Falls are one of the biggest threats to an older person’s health and ability to live on their own. A broken bone in old age can lead to an array of complications. Even for someone younger, falls can be serious, especially if they involve a concussion.
According to the National Institute on Aging, six out of 10 falls happen in our homes. Fortunately, indoor fall prevention tips are easy to implement with a bit of planning and forethought.
- Clean Up Clutter
- Widen Paths and Walk-Throughs
- Mind Your Cords
- Watch Out for Your Pets
- Check Your Rugs
- Improve Your Lighting
- Repair Any Tripping Hazards
- Clean Up Quickly
- Mind Your Footwear
- Step Carefully on Stairs
- Avoid Loose Clothing
- Get a Grip
- Good Vision is Vital
- Medication Matters
Removing tripping hazards may seem simple, but it’s the easiest way to prevent a fall. Piles of stuff, items on the stairs, hallways narrowed by belongings, and other clutter in your home all contribute to falls. Even too much clutter on a table can be an issue if the pile makes it hard to see that something has fallen on the floor or if a pile is so large it topples over.
A tight path around furniture, a narrow space between a sofa and coffee table, and laundry blocking the hallway can all contribute to falls. Even a footstool in the wrong place can be a hazard. Move items like magazine racks, plant stands, ottomans, and clothes away from high-traffic areas. Small changes to open up space for walking can improve safety.
Whether a light cord or extension cord, it can act as a tripwire. If it’s the cord for an item that stays in one place, tuck it out of the way. If that’s not feasible, use carpet tape or such to keep it in place and tight to the ground. When it comes to cords for items that don’t stay in one place, like charging cords for phones and tablets or a cord for a heating pad, get in the habit of being aware of where they are. Tuck them out of the way when possible, and use cords that are high contrast to the area in which you use them so they’re easier to spot.
You love them. They want to be with you. That means your dog or cat can easily turn into a tripping hazard. The CDC estimates that pets cause more than 86,000 injuries per year by causing falls. According to the CDC, people age 35 to 54 and those younger than 15 are especially prone to it. Though, anyone can be susceptible.
Dogs are more likely to cause a fall than cats, according to statistics. Obedience training can help prevent falls by making your dogs more responsive to commands. Pet toys and food or water dishes can also be falling hazards.
Throw rugs on tile or hardwood floors can slide and cause a fall. Install non-slip tape underneath or replace with rugs with rubber grips – or remove them all together. Carpet edging can also be an issue. Make sure they’re screwed down tight.
Having adequate lighting is essential to make sure you can see and avoid tripping hazards. In addition to boosting your general lighting, consider installing night lights, motion sensor lights, or strip lighting, especially in hallways, on paths, and on and around stairs. It’s equally important outdoors as it is indoors.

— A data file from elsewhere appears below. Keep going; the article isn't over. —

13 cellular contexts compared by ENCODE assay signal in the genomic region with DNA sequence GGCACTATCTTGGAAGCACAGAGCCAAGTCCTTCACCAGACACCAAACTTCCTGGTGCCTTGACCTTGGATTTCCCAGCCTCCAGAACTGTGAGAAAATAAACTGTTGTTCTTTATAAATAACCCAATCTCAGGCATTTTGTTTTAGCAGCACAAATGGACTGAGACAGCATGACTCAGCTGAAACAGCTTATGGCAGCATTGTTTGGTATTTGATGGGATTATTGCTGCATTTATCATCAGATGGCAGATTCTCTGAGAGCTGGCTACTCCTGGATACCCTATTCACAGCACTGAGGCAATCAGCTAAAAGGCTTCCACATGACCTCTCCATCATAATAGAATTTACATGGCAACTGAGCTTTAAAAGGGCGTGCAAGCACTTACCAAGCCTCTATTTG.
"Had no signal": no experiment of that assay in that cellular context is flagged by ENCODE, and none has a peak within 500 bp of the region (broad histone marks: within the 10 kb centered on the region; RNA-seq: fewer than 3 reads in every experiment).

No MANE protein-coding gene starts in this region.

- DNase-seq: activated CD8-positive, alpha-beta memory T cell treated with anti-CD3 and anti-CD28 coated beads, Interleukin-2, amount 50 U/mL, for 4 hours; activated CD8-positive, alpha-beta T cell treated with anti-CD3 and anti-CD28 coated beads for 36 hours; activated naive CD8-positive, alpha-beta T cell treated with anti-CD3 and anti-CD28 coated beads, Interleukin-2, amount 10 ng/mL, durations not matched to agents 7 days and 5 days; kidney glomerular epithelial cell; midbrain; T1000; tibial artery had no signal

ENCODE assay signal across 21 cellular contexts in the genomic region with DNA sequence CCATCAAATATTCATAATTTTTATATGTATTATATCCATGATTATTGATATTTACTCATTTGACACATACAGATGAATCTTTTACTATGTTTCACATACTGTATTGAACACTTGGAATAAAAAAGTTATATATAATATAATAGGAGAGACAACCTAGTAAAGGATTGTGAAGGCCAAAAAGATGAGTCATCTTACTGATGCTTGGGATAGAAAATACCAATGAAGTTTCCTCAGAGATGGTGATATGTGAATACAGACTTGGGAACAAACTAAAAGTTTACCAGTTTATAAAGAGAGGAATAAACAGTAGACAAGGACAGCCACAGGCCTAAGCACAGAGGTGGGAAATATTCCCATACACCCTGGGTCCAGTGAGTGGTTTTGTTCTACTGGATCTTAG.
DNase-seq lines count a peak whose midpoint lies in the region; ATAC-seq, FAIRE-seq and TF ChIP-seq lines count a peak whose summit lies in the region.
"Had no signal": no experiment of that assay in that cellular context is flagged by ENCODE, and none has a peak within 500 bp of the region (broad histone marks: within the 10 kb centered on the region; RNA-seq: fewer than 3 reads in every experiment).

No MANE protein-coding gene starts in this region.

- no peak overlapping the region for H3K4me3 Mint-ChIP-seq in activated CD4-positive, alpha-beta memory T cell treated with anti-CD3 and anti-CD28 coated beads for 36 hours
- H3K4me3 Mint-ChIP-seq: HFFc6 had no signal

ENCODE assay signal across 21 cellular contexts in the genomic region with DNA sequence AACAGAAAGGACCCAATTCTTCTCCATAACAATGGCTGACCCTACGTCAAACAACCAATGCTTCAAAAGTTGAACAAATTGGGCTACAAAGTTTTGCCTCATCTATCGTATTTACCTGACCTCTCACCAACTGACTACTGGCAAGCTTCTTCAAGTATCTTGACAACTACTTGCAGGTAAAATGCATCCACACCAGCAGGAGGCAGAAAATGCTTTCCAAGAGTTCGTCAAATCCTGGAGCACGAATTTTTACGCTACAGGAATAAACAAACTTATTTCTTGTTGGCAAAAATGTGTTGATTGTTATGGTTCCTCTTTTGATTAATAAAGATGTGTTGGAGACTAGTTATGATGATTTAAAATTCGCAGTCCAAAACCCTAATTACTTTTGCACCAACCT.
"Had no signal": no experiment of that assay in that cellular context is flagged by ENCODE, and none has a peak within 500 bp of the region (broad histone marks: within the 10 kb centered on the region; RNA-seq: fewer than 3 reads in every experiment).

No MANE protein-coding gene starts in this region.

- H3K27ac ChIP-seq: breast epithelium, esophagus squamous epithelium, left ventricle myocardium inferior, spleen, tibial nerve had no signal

Repair loose wall-to-wall carpeting, floorboards that stick up, warped tiling, and other similar floor disturbances.
If anything is spilled on the floor, wipe it up quickly. Liquids can be a falling hazard – and so can be dried sticky residue. A fast clean up can keep you safe. This also applies to spills on a table that can drip over the side.
Slippers have caused a lot of falls. Make sure whatever you wear has good, slip-resistant treads. Shoes that fit securely because of laces or zippers are more secure than slip-ons. Non-slip socks with rubberized grips are usually safer than walking on bare feet.
Many people switch to living on one floor when they reach a certain age, whether that involves moving to a ranch-style house or rearranging their home. If you do have to use the stairs (it can be good exercise) make sure to use a stair rail, go slow, turn on the light, and consider installing slip-resistant treads.
Don’t groan at the suggestion. Maintaining your balance and stability through activities like yoga or tai chi can make a big difference. Maintaining a healthy weight can also help with balance and stability. Weight-bearing exercise can also help with improving bone strength. Staying active in general helps prevent falls.
Wide pants, flowing skirts, and baggy clothing can look cute and be comfortable, but the extra fabric can get caught and cause a fall. Having the right length pants is also important to avoid tripping.
Install handrails, stair rails, and hand grips where appropriate. It’s always better to have more than not enough.
Keep your eyeglass prescriptions up to date and have an eye exam regularly.
Always ask your doctor about side effects when they prescribe new medication. Also, be sure you know if it needs to be taken with water, food, or anything else because not following instructions can cause dizziness. Even medications you’ve taken for a long time can be an issue if they interact with a new one. Ask if anything you’re taking, individually or in combination, can affect your balance or cause dizziness.
Talk to Total Chiropractic Care and Wellness
Chiropractic care can help keep you stable, especially when combined with exercise. In the event of a fall, chiropractic care can help you get back to normal more quickly. Contact us at Total Chiropractic Care. You will receive a comprehensive evaluation to determine if it’s the right solution for your needs and when. Dr. Goldman creates treatment plans that incorporate pain management services as well as general lifestyle recommendations to help you live the best life you can. Contact us today.